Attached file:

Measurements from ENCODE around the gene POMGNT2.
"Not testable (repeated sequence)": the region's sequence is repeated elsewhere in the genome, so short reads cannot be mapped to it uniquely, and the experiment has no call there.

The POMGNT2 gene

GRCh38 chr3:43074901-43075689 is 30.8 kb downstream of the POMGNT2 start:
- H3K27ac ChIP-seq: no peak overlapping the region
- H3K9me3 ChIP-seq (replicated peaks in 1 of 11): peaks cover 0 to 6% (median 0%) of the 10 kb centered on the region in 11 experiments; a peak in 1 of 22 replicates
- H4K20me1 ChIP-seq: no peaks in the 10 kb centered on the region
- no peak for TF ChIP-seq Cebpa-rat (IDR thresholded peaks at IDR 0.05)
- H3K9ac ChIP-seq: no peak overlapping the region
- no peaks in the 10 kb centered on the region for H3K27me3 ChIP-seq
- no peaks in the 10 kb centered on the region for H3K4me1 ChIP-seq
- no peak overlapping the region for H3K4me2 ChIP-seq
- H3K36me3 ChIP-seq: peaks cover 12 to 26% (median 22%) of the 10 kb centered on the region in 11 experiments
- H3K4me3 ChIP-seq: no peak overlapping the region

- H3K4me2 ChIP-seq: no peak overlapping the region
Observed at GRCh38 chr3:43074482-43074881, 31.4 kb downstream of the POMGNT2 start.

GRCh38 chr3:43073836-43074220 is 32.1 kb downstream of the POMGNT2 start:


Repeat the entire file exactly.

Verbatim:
Measurements from ENCODE around the gene POMGNT2.
"Not testable (repeated sequence)": the region's sequence is repeated elsewhere in the genome, so short reads cannot be mapped to it uniquely, and the experiment has no call there.

The POMGNT2 gene

GRCh38 chr3:43074901-43075689 is 30.8 kb downstream of the POMGNT2 start:
- H3K27ac ChIP-seq: no peak overlapping the region
- H3K9me3 ChIP-seq (replicated peaks in 1 of 11): peaks cover 0 to 6% (median 0%) of the 10 kb centered on the region in 11 experiments; a peak in 1 of 22 replicates
- H4K20me1 ChIP-seq: no peaks in the 10 kb centered on the region
- no peak for TF ChIP-seq Cebpa-rat (IDR thresholded peaks at IDR 0.05)
- H3K9ac ChIP-seq: no peak overlapping the region
- no peaks in the 10 kb centered on the region for H3K27me3 ChIP-seq
- no peaks in the 10 kb centered on the region for H3K4me1 ChIP-seq
- no peak overlapping the region for H3K4me2 ChIP-seq
- H3K36me3 ChIP-seq: peaks cover 12 to 26% (median 22%) of the 10 kb centered on the region in 11 experiments
- H3K4me3 ChIP-seq: no peak overlapping the region

- H3K4me2 ChIP-seq: no peak overlapping the region
Observed at GRCh38 chr3:43074482-43074881, 31.4 kb downstream of the POMGNT2 start.

GRCh38 chr3:43073836-43074220 is 32.1 kb downstream of the POMGNT2 start: